Directed by: F.W. Murnau
Written by: Hans Kyser
Starring: GŲsta Ekman, Emil Jannings, Camilla Horn & Werner Fuetterer
Reviewed by: Brett H.
ďA wager: I will wrest Faustís soul away from God!Ē
ďIf thou canst destroy what is divine in Faust: the earth is thine!Ē
ďIf thou canst destroy what is divine in Faust: the earth is thine!Ē
If ever there was a legend that could truly span the ages, it would be that of Faust. Be it from a religious or personal perspective, the act of selling oneself to achieve greatness is an allegory that opens the doors to an infinite assortment of moral dilemmas. On the basic, eldest level, plays and writings based on Faust deal with a man selling his soul to the devil for his own gain, even if that gain is for the betterment of the people. Perhaps the most acknowledge version of the legend can be attributed to Goethe, but in the early days of film, accomplished Nosferatu director F.W. Murnau changed key plot points (and omitted an act) and compressed the rest into an early expressionist masterwork of cinematography, lighting and special effects.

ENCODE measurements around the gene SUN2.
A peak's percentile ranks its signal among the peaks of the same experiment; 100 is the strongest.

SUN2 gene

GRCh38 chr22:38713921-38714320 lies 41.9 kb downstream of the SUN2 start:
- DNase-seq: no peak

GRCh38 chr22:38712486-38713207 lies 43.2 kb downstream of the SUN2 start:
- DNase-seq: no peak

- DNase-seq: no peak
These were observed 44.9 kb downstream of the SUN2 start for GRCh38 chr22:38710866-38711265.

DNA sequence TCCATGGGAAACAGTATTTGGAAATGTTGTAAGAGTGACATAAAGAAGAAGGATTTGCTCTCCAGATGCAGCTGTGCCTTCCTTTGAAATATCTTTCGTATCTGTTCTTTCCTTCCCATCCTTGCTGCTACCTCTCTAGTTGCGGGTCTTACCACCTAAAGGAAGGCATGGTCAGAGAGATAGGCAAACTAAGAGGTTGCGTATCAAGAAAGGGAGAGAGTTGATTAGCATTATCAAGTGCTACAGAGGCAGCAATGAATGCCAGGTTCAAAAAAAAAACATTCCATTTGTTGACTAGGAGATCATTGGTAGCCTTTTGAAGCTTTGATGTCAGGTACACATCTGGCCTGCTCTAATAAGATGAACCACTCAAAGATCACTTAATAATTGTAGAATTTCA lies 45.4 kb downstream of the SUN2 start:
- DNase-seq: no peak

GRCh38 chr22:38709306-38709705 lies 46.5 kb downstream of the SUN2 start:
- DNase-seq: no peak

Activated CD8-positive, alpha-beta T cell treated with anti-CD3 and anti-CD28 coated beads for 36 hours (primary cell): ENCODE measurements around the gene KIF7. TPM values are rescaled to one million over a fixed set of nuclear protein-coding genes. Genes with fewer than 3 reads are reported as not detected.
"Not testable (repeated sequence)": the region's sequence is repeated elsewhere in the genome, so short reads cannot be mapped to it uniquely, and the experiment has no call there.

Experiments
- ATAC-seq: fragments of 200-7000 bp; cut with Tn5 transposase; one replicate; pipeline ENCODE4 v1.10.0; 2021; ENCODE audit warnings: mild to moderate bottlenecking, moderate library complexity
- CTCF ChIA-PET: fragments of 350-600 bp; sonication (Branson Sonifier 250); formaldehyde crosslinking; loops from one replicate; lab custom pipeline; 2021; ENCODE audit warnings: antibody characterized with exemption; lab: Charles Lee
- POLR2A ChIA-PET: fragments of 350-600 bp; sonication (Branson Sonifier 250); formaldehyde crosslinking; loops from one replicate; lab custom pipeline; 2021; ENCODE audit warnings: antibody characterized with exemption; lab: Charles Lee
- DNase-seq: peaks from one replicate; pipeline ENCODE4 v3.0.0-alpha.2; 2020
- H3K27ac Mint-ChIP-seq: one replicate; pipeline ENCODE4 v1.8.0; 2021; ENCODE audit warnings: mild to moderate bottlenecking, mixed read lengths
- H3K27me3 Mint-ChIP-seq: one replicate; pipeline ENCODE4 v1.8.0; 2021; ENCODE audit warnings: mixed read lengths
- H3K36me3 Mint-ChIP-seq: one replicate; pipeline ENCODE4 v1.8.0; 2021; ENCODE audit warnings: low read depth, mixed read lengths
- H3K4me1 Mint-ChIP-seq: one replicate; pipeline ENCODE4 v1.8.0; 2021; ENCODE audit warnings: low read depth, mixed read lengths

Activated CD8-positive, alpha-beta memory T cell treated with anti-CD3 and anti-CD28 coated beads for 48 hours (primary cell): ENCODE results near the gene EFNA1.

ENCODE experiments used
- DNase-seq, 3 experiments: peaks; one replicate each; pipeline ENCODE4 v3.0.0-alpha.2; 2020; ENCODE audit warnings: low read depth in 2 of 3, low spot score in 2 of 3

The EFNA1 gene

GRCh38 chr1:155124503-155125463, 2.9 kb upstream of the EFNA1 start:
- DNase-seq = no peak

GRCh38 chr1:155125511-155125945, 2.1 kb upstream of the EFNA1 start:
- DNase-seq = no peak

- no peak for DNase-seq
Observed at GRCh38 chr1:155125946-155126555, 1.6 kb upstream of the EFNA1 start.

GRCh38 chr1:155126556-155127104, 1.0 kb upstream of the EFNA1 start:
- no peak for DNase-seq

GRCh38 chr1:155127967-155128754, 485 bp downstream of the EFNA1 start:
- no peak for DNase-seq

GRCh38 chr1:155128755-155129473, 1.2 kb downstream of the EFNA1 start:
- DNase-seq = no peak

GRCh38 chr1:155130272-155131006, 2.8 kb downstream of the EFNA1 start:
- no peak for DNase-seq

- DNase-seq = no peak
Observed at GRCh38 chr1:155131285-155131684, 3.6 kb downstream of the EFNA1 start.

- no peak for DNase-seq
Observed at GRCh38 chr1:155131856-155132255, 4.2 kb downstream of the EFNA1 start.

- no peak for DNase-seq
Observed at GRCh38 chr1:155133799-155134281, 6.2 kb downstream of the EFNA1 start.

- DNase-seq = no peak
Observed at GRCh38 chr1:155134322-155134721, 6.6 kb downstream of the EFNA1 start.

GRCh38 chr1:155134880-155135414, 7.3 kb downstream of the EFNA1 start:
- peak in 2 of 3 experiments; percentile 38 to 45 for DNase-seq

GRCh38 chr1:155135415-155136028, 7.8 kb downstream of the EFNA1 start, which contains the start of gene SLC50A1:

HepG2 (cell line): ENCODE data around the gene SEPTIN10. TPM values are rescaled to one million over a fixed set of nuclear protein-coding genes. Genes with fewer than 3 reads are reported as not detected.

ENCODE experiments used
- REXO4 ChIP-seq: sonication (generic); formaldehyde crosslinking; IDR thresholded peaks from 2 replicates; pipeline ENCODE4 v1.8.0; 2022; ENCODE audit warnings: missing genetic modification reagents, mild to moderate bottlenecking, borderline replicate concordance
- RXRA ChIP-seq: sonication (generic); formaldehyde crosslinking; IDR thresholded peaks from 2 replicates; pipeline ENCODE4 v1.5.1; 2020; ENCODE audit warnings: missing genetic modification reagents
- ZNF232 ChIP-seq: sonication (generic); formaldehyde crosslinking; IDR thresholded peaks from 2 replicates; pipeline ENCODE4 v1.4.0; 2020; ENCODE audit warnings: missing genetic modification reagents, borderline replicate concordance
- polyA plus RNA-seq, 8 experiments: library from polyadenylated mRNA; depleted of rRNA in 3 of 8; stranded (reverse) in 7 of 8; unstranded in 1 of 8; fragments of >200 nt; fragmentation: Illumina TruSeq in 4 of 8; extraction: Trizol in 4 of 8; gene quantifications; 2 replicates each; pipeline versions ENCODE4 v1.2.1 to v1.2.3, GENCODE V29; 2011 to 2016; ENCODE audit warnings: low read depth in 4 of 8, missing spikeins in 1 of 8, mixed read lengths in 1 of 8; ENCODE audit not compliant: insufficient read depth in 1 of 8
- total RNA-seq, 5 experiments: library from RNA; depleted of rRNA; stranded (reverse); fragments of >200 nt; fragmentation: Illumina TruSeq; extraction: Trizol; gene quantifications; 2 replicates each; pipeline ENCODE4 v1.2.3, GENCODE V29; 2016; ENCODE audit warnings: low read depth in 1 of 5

The portals of darkness have been opened and evil has invaded the world. An archangel (Werner Fuetterer) is wagered by the devil Mephisto (Emil Jannings) that he can tempt the kind old alchemist, Faust (GŲsta Ekman) to the darkside. The angel agrees and the devil immediately goes to work, spreading famine, war and the Plague throughout a small town. Faust goes to work on a cure, but comes up with nothing. He seeks refuge in the Lord in hopes that his intervention could save the townsman from certain death. Faust's prayers for a cure go unanswered and he becomes belligerent, burning all of his texts and prayer books. As the fire cuts through the pages, one of his holy books opens up to a verse that tempts Faust. It informs him to go to a crossroads and summon the Lord of darkness and all he wants will be his.